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Canzano: Oregon State snatches defeat from jaws of victory
USC wins 17-14.
CORVALLIS — Hold up. I thought USC was supposed to be elite. Like, too good for the Pac-12 or something. Let’s give the Trojans credit. They won the game. But I left Reser Stadium on Saturday night thinking more about Oregon State than anything.
It was USC 17, Oregon State 14.
Where was Lincoln Riley’s high-octane Trojans’ offense? Where was quarterback Caleb Williams’s dazzling talent? The No. 7-ranked team in the Associated Press poll took its star-studded act to Benton County, and somehow, looked very ordinary.
I’m left with no choice but to believe that Oregon State (now 3-1) must be pretty good. Because the alternative is that USC is an imposter. Or maybe the Pac-12 is again wide-open and we’re about to have a wild couple of months.
I’ll bet Oregon, Washington, Utah and Washington State loved what they saw on Saturday night. USC looked completely beatable.
Williams completed fewer than half his passes, managing only 180 yards on 16 completions. Riley lined up his offensive chess pieces — going with four and five wideouts. It looked shiny and cool. But the performance was underwhelming.
Again, the Trojans won the game. They’re undefeated — a perfect 4-0. They beat the Beavers in what could only be classified as a split decision. If this were a boxing match, in fact, some promoter would have climbed through the ropes after the clock hit 0:00, grabbed the public-address microphone, and shouted, “Reeeeeee-match!!!”
I doubt there will be one.
Not unless OSU gets better quarterback play.
The Beavers’ defense played great. It made USC’s passing attack look stagnant and pedestrian. OSU running back Jam Griffin was terrific, too. But Chance Nolan has to be better if he wants that rematch. His knees knocked and his passes floated amid the pressure. Four picks was too much to overcome.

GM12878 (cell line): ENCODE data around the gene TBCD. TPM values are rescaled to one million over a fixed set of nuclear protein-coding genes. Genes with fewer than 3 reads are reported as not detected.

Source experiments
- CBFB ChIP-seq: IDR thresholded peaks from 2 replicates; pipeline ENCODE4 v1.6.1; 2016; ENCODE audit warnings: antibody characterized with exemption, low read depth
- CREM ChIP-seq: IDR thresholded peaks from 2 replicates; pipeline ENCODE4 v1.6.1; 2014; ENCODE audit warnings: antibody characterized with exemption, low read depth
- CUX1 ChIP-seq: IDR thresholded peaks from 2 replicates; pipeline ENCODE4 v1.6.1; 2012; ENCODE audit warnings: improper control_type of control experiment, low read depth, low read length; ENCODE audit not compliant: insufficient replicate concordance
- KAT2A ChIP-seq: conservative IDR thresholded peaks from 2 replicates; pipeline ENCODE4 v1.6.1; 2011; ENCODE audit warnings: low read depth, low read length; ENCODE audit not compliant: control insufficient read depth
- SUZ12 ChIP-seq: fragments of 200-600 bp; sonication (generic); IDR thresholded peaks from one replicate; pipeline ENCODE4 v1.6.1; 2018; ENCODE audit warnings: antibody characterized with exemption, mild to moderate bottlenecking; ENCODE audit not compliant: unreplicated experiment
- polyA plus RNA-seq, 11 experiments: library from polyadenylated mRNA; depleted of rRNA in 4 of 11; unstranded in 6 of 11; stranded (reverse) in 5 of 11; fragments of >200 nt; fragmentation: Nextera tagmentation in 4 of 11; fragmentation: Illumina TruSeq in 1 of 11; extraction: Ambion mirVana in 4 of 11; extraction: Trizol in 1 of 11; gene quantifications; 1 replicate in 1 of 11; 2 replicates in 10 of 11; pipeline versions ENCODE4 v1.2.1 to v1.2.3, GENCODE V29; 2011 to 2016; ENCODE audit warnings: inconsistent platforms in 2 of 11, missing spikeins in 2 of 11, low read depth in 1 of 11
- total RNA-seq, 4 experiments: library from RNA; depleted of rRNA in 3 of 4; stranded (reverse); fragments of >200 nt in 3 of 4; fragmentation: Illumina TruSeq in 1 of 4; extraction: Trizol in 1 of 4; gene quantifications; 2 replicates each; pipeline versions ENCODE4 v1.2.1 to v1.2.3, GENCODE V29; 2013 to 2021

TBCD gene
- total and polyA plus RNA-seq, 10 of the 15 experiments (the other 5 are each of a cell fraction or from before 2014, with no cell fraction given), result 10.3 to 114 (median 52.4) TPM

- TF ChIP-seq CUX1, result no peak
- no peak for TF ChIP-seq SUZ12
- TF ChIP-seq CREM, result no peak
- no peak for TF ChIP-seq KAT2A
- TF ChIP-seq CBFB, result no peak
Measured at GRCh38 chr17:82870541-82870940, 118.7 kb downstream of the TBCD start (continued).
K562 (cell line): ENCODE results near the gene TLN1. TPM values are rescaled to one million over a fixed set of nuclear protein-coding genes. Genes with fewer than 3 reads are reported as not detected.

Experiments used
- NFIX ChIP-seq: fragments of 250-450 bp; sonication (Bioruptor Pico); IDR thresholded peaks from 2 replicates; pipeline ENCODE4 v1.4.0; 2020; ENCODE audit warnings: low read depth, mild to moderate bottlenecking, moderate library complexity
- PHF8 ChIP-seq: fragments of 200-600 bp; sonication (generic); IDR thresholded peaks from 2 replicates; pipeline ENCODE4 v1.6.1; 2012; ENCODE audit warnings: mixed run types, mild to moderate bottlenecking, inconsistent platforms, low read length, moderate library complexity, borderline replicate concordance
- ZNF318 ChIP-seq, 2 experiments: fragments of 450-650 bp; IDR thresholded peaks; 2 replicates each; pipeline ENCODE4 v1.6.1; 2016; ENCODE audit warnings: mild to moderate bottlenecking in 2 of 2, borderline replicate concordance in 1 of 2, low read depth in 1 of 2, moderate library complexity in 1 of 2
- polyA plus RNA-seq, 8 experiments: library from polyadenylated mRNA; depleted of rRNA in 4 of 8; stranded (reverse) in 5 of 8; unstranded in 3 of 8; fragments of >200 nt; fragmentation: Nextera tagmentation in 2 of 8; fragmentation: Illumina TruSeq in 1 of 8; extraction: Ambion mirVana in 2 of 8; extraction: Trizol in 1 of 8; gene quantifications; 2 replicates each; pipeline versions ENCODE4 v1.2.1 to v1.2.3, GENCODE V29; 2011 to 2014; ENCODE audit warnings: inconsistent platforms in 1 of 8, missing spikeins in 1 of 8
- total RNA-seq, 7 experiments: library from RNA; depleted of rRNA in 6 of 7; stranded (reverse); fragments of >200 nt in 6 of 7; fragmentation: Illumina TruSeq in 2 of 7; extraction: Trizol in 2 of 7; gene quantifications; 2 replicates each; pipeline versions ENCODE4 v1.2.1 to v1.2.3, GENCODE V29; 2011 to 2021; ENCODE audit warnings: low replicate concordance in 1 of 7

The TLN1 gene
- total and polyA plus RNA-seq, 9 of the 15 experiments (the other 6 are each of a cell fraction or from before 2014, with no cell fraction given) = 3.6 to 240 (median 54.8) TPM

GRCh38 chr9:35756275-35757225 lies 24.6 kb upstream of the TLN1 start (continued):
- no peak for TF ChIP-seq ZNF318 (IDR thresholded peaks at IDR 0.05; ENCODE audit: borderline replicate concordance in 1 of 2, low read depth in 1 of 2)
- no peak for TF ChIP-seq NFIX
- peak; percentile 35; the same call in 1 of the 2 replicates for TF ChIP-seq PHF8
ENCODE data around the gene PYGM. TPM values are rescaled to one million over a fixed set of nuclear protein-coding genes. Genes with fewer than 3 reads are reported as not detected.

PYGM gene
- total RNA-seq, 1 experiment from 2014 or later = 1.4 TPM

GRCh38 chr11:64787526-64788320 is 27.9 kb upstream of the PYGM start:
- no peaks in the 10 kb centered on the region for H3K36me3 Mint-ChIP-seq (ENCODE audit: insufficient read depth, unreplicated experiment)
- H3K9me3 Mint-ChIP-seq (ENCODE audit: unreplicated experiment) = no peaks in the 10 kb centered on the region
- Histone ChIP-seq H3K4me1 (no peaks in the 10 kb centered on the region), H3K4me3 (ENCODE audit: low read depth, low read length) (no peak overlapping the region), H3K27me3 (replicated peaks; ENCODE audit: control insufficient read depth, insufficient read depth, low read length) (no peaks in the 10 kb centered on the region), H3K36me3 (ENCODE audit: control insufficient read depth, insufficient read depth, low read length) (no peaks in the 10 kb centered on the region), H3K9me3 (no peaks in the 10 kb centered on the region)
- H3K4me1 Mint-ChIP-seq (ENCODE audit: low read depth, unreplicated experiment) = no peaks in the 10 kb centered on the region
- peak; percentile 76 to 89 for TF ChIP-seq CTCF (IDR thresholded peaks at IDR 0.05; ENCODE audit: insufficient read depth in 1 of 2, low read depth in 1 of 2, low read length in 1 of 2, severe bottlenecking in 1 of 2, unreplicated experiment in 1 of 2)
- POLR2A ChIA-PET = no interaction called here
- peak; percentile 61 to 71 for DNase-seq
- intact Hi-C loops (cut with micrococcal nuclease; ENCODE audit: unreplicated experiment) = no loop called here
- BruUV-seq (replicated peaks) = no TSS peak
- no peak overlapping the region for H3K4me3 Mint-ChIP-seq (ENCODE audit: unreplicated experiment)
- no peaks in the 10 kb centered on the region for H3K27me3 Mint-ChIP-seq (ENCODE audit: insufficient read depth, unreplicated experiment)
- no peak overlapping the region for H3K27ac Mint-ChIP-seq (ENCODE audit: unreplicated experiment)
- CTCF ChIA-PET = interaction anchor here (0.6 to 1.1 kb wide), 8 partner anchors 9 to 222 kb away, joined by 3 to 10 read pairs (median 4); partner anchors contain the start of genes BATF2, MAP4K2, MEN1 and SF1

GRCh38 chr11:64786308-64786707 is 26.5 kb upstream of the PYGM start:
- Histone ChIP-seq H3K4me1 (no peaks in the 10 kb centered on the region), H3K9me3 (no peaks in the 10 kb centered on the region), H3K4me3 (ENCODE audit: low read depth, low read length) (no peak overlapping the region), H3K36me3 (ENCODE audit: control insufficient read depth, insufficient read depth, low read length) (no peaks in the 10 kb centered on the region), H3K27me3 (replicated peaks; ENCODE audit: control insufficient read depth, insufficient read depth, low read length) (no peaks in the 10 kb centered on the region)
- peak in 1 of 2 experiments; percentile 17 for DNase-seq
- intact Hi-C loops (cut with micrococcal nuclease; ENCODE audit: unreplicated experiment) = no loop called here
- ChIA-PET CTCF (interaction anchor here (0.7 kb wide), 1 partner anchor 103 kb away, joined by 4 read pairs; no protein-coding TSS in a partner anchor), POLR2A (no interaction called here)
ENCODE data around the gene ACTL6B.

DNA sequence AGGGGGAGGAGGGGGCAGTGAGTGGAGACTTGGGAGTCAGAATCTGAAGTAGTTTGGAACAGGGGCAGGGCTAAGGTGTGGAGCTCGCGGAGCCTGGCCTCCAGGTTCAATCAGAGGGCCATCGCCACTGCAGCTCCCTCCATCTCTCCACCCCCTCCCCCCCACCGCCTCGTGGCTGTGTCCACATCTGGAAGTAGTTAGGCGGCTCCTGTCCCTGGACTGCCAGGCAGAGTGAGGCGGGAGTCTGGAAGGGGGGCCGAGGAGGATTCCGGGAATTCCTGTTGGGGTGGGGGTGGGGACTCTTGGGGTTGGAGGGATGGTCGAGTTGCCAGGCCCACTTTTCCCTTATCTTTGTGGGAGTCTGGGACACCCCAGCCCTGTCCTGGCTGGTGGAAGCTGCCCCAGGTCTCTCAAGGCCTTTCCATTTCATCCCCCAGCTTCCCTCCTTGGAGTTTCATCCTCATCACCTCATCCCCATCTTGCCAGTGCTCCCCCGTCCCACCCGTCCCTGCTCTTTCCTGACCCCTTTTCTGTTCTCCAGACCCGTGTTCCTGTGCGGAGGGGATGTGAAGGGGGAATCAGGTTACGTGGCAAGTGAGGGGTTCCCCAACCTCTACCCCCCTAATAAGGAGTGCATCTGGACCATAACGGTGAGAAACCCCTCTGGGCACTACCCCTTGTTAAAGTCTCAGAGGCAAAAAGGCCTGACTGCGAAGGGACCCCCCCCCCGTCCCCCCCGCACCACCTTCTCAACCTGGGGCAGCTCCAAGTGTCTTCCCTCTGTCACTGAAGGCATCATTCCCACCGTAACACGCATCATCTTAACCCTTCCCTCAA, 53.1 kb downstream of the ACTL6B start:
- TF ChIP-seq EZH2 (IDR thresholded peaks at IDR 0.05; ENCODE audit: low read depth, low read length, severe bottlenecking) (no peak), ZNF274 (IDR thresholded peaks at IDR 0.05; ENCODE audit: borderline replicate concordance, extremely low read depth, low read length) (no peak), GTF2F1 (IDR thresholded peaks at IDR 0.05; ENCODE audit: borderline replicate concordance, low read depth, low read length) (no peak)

In the third quarter, I looked down from the temporary press box located amid the construction at Reser Stadium. I saw former long-time Oregon Ducks’ defensive coordinator Nick Aliotti sitting on the 50-yard line. There are no seats in what is now an active construction zone, just bare concrete steps. Aliotti, who works as an analyst for the Pac-12 Networks, was perched on the concrete, alongside a member of the television-production crew, watching the game.
I sat beside him.
“USC’s receivers aren’t running by Oregon State’s DBs,” he noted.
“Oregon State has a great scheme,” Aliotti said.
“Those guys,” the old football coach said, pointing toward the Beavers, “are the more physical team.”
I’m not sure what to make of USC right now. It defeated Rice, Stanford, Fresno State, and now, Oregon State, in succession. But the Trojans didn’t much look like a playoff contender in what was likely their final visit to Corvallis.
They’re gone to the Big Ten in 2024.
USC was resilient, though. The Trojans found a way to win on a night in which they didn’t have their good stuff. But I keep thinking about how close Oregon State came to beating USC. For 58 minutes and change, the Beavers looked like the better team.
Oregon State is going to kick itself when it watches the film. It reduced Lincoln Riley’s high-powered offense to a ball of yarn. And still lost.
“This one,” Jonathan Smith said afterward, “stings in a big way.”
Remember last season’s OSU-USC game?
Oregon State went to the Los Angeles Coliseum and knocked out Clay Helton’s Trojans. The Beavers rushed for more than 300 yards and put 45 points on the scoreboard. It was a cathartic evening that catapulted Smith’s program into what ended up being a strong season.
Can a close loss do the same?
Saturday night wasn’t nearly as fun for Beavers’ fans. Snatching defeat from the jaws of victory will do that. But after the game, four USC football players ticked off the throng of Oregon State ticket holders who were filing out of Reser Stadium.
The quartet of Trojans lingered on the field after the handshakes, then jogged over to the giant Beaver logo and plopped themselves down on the grass. They performed snow angels.
The fans booed.
The players giggled.
It was about the only time all night the Trojans laughed.
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